The intensity of violence also has grown, according to Cordell. It is now common for gang members to be equipped with firearms, and assault weapons are not uncommon.

Spray-paint tagging is a common way gang members mark their territory. However, local law enforcement says gangs have become more discreet in how they identify themselves, opting for mainstream colors and signs in an effort to escape the scrutiny of local police./ Photo by Todd Newcomer.

Welcome to New Mexico

Cordell and Pacheco-Sanchez said that one of the reasons Farmington and New Mexico as a whole have their hands full with gang activity is that the state is generally more lenient on crime. Both said that known felons have flooded into New Mexico from urban areas on both coasts. Specifically, they cited California’s “Three Strikes and You’re Out” law as a major gang motivator. The law basically means life in prison for people convicted of three felonies in California. Cordell noted that there is nothing in New Mexico even approaching an equivalent to the law.

“Instead of three strikes and you’re out, we have the two strikes and you move to New Mexico,” he said. “We’re sorely in need of some legislation to make this less of an appealing place for gang members. But remember, this was also one of the last states to adopt sex-offender registration.”

Pacheco-Sanchez agreed. “We’ve been hearing that for quite a while about many states and especially California,” she said. “Gang members can get away with drug trafficking for a few weeks there or they can come to New Mexico and get away with it for a couple years.”

However, light legislation is not the only thing enabling gang members to prosper. As law enforcement has clued into their habits, gang members have become savvier.

Gang members’ “colors” now tend toward the mainstream. Gone are the days of Raiders jackets and red bandanas. Markings are now considerably more subtle.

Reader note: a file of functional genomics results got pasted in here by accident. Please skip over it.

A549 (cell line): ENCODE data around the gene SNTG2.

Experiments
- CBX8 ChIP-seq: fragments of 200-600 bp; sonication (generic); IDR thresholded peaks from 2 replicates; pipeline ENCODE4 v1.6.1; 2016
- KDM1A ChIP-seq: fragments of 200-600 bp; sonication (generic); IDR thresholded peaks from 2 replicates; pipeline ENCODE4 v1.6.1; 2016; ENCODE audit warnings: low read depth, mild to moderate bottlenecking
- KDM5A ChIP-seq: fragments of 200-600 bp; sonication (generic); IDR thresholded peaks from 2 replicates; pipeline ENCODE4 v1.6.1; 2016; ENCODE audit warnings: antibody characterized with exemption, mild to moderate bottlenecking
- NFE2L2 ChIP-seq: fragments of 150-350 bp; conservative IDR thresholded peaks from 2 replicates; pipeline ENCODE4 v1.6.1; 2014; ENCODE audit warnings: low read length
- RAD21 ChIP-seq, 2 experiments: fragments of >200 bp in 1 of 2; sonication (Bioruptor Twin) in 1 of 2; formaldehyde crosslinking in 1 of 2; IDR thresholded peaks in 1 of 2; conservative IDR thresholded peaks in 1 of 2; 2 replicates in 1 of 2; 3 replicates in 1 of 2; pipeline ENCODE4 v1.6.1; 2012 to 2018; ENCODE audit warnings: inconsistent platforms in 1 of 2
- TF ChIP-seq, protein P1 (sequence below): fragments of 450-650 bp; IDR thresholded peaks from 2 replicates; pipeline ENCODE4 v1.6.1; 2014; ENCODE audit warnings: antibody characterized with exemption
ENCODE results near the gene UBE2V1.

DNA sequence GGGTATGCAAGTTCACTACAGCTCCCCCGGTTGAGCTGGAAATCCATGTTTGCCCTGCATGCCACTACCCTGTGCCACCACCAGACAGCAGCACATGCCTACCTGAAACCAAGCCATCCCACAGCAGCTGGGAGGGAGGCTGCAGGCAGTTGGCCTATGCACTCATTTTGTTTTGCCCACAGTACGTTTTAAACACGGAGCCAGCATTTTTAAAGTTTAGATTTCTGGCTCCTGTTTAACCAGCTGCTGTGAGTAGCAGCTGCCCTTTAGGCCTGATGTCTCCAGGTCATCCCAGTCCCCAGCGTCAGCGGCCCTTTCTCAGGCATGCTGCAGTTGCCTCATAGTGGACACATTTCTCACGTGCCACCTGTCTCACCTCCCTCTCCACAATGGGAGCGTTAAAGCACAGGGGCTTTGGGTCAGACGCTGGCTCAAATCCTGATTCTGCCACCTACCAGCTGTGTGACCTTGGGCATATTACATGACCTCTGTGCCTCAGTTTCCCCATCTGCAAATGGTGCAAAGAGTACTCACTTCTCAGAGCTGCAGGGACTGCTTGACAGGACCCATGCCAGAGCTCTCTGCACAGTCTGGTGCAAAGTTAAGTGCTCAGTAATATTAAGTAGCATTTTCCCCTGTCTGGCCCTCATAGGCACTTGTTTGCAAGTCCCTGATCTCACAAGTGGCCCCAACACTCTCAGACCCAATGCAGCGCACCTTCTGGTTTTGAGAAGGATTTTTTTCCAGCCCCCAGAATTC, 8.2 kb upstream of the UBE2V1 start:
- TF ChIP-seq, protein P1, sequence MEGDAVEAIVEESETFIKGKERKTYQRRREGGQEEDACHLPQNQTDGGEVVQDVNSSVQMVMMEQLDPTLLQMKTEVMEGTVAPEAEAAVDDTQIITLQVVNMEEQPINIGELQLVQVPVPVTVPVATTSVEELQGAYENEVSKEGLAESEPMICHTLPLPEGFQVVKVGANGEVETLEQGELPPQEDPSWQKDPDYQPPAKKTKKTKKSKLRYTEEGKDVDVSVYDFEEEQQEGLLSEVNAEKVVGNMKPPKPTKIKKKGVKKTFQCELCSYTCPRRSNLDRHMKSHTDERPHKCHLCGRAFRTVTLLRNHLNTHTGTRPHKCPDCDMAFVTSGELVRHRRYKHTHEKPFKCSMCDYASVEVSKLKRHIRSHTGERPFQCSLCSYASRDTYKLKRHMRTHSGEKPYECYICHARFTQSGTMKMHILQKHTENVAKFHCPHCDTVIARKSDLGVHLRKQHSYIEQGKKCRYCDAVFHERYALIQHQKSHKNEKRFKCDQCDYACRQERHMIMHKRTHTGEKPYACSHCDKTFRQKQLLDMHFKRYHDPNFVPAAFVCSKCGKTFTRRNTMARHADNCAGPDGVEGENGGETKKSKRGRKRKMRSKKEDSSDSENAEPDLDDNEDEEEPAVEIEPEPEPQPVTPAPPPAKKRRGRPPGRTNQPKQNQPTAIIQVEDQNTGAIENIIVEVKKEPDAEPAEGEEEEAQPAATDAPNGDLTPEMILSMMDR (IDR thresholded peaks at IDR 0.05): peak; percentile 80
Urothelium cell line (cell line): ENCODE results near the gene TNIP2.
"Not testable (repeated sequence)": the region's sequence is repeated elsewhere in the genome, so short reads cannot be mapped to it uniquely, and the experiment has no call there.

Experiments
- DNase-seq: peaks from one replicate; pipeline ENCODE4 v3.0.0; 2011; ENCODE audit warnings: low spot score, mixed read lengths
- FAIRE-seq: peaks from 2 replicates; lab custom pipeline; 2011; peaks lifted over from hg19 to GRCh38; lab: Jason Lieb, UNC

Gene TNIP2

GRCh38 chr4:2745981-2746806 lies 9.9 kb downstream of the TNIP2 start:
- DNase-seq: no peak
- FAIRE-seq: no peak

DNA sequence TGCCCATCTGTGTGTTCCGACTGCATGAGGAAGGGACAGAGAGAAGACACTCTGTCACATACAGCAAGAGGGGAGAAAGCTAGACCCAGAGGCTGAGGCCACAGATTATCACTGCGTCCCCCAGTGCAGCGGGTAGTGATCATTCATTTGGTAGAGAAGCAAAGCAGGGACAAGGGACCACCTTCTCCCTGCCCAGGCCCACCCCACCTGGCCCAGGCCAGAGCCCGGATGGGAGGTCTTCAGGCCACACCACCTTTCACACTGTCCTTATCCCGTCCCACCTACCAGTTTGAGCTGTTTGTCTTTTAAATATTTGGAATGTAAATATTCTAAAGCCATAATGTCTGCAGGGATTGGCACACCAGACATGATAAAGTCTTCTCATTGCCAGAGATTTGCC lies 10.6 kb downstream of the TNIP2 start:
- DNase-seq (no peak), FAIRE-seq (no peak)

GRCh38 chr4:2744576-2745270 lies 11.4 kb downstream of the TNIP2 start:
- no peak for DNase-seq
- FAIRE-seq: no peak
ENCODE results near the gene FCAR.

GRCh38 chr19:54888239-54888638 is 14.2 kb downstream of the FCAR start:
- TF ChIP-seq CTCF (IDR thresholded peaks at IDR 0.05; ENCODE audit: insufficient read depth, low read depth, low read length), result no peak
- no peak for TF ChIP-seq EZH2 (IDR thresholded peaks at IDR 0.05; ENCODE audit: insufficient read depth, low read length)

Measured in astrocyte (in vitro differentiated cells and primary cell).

“Initially when the gangs first started becoming obvious they were very extroverted about being gang members and wore specific clothing and had certain tattoos,” Cordell said. “They realized they were drawing attention from the police and having trouble doing business.”

Over the border

Whether the gangs of Farmington, Aztec, Kirtland and the Navajo Reservation have crossed into Colorado and started doing business in Durango is difficult to discern. If there is a significant gang presence in Durango, it’s also a discreet one, according to local law enforcement.

Captain Dale Smith, of the Durango Police Department, said that with the exception of some isolated incidents, local officers have not seen gang activity in downtown Durango.

“Some of the gang-bangers come up from the New Mexico area to Durango, and some probably even live up here,” Smith said. “But all of the activity is focused down there.”

Kelly Davis, a sergeant with the La Plata County Sheriff’s Office, agreed, saying, “What we see are incidents that are few and far between if we can even attribute them to street gangs.”

However, Davis added that local law enforcement is aware of the situation in New Mexico and has its guard up. “We know they’re out there, and we know that occasionally they have conflicts over whose area of influence this is,” he said. “Still, it hasn’t manifested itself in much street-level activity.”

Having had its hands full of street-level activity, the Farmington Police Department is happy for a break between flare-ups, according to Cordell.

“We kind of had a flurry of activity around the beginning of the year, and it has subsided.” he said. “Hopefully, it will stay that way for a little while.”